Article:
On April 9, 2013, two parents who kidnapped their two boys ages 4 and 2 from Florida to Cuba were arrested. Days later, those parents were returned to the United States for prosecution. They could receive life in prison.
Meanwhile, it has been 16 years since Eileen Clark kidnapped her three children from New Mexico to the United States. Eileen Clark was arrested in July 2010, in Oxford, UK but has still not be extradited back to the United States for prosecution. Clark, a U.S. Citizen continues to fight extradition as is being supported by an extremist non-profit group Liberty in the U.K. Their Legal Officer is Emma Norton.
To the Family Abduction Community, the Eileen Clark case represents a landmark case for long-term abductions. With the global increase in parental kidnapping cases, it sends a strong message to custodial-embattled parents that they need to take Judges’ court orders seriously. They can’t flee the jurisdiction to another country, wait to the child turns 18 and escape prosecution.
According to BBC News UK, Parental child abductions have increased 88 percent in the last decade. But only 24% of Britons are unaware it is a crime according to separate FCO research. The FCO research in the UK also showed that 74% of people thought that fathers were most likely to abduct their children, but non-profit Reunite International research suggest that 70% of their cases concern mothers taking the child.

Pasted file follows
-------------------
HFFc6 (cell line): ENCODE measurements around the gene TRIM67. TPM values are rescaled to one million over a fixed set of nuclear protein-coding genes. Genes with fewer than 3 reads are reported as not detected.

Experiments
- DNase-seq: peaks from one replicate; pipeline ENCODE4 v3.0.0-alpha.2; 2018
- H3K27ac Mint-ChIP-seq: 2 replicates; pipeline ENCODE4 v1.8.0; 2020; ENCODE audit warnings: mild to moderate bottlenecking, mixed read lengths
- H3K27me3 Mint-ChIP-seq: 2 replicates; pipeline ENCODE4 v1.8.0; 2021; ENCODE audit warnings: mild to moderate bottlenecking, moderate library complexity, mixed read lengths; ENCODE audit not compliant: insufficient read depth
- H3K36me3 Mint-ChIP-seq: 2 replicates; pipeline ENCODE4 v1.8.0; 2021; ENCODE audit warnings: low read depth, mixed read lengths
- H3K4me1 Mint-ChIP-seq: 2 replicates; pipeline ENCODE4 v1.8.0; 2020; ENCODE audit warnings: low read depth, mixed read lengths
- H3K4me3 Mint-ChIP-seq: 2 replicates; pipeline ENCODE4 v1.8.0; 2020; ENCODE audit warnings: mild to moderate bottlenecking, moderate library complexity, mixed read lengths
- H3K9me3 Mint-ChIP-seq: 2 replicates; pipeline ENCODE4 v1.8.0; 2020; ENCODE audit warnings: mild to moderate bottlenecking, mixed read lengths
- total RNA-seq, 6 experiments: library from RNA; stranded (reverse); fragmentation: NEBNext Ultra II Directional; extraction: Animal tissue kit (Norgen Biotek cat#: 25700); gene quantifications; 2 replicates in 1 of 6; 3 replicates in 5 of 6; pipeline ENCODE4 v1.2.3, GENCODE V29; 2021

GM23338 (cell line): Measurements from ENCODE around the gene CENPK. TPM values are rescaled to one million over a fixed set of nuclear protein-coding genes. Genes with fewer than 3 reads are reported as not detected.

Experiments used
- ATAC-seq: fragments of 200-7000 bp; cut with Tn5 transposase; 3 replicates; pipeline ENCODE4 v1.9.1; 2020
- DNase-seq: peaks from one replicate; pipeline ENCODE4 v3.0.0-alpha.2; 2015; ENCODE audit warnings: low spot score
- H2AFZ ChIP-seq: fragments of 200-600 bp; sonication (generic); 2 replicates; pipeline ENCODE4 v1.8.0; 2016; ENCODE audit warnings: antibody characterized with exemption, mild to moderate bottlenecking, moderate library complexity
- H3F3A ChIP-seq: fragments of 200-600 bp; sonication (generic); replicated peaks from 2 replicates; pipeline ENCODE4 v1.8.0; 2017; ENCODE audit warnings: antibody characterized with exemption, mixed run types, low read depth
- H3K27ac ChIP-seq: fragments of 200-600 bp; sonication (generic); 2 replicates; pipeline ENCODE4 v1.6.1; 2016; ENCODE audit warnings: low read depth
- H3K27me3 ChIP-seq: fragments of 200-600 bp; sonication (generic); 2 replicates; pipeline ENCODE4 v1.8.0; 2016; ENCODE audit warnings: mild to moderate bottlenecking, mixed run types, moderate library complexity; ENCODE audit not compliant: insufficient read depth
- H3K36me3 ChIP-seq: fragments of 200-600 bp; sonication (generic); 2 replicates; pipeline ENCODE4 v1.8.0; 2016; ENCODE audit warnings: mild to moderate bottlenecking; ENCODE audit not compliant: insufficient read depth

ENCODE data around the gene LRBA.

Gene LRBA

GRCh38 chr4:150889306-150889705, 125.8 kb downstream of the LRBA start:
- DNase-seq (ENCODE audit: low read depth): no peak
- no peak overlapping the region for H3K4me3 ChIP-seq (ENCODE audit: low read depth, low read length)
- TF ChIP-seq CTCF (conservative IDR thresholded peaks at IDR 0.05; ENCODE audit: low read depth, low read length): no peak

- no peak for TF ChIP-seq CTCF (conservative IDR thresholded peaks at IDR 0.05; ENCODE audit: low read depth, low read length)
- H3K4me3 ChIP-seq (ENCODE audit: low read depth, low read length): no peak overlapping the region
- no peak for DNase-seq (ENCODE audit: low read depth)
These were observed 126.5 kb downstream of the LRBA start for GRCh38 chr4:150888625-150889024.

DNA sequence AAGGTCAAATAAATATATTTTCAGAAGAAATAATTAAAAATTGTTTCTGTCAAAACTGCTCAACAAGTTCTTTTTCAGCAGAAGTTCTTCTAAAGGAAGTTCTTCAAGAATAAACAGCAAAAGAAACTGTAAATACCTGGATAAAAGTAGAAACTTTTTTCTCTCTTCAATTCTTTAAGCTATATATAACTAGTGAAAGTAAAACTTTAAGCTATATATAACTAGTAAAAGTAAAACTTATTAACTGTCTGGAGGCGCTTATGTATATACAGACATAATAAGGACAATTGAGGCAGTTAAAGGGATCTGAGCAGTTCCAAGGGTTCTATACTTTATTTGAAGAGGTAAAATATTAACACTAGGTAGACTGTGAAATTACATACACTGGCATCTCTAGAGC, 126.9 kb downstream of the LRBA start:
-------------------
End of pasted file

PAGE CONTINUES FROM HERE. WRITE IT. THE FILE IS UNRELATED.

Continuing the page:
Finally, a parental abduction extradition case from Cuba to the United States took several days, is taking almost 3 years in the UK. That’s not an acceptable and efficient judicial legal process. We simply don’t understand why it is taking the UK Courts so long.
Parental child abductions ‘rise by 88% in a decade’ (News UK, 11 December 2012)